28
Jul 17

Still life with Coffee and Tea

Some of the most wonderful photographs and memories are often the simplest. I’m known for dipping a spoon into my morning coffee and using it to making a little drawing in my travel journal. This quirky ritual has given me many of my longest lasting travel memories.

Coffee Tea. New Delhi, India. 2017

The still life is underrated in photography and it’s a subject that I’ve been working with for a really long time. Seemingly simple, it’s difficult to get a pleasing result. I always depend on spontaneity in my photography. I never set up shots so I was happy when everything came together, at least in my mind, in the above photograph. Taken at breakfast after the oatmeal and fruit. New Delhi, India.


10
Jul 17

Outside Studio Ghibli

On our most recent visit to Japan, we visited the Studio Ghibli Museum in the town of Mitaka. There aren’t any cameras allowed inside the museum and that’s completely understandable, so you’ll just have to take our word that a visit to the museum is a must and well worth the trip. I managed to do a little street photography while touring the town and found this joyous face.

Mitaka Japan, 2017.

We are tremendous fans of the films of Miyazaki and the museum pays tribute to both the spirit and playfulness of his films while offering a rich interactive experience. I had a great time playing inside a life sized Neko bus from “My Neighbor Totoro.” My favorite Miyazaki film is “Nausicaa Valley of the Wind.”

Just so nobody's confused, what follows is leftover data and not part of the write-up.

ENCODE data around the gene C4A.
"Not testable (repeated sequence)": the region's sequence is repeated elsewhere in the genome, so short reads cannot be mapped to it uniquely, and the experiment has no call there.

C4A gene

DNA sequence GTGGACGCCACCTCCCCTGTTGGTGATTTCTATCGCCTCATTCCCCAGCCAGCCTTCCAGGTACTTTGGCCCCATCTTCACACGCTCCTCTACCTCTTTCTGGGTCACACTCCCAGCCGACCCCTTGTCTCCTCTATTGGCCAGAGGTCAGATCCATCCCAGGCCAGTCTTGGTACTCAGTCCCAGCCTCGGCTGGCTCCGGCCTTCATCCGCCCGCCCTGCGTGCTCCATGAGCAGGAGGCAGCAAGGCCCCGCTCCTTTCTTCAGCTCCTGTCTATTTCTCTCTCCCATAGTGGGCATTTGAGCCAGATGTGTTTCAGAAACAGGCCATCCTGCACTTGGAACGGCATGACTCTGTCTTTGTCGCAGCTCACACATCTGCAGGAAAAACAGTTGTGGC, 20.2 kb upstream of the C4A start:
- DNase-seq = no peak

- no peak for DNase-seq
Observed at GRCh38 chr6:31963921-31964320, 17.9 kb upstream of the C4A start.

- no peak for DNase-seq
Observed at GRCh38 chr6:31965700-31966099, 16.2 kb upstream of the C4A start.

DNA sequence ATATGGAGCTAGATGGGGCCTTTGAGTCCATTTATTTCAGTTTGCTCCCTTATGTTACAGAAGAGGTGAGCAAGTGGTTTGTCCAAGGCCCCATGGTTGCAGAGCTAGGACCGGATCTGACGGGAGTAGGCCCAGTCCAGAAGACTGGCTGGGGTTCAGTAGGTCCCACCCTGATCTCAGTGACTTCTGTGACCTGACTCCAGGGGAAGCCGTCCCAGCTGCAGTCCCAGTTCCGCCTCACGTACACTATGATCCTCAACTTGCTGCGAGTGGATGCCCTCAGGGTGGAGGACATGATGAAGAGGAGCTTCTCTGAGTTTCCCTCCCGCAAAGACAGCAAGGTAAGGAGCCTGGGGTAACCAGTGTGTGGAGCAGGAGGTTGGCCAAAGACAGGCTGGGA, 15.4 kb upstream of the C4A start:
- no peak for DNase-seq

29
Jun 17

Buddhist Monks of Laos

The saffron robes of buddhist monks are gorgeous, but even more beautiful are their serene faces.

Buddhist Monks. Laos, 2017.


23
Jun 17

Motor Scooter Monks, Cambodia

Buddhist Monk. Cambodia, 2017.


15
Mar 17

Namaste India

Namaste, India. 2016

 


06
Mar 17

Travel in Bhutan

Bhutan is unique and special. The flight into Paro Airport is legendary and exciting. Nestled on the southern slope of the Himalayas, this small buddhist country has become famous for it’s “Gross National Happiness” in contrast to gross national product. Indeed it’s main sources of revenue are hydroelectric power and tourism. The people are lovely, their fabrics colorful and the yak tasty.

Monk twirling prayer beads, Bhutan. 2016.

As with many paces in Asia, the people don’t mind being photographed as long as it is done in a respectful manner. It is not acceptable to photograph inside a shrine or temple or to photograph monks during prayer.

Master Monk, Bhutan. 2016

The Bhutanese are master artisans and take pride in preserving their traditional arts and crafts.

Weaver, Bhutan, 2016

They have worked closely with the Japanese in developing their paper industry. Being a paper junky and collector I visited one of their paper making facilities and had a great time watching and photographing them at work. It is very similar to other handcrafted processes I’ve seen in other countries yet they manage to put their own unique stamp on it.

Papermaker, Bhutan. 2016.

While visiting one of the remote monasteries, a group of nomads arrived with their families to receive blessings from the monks and masters. It was a fortunate time for us to be there.

In the kitchen, Bhutan. 2016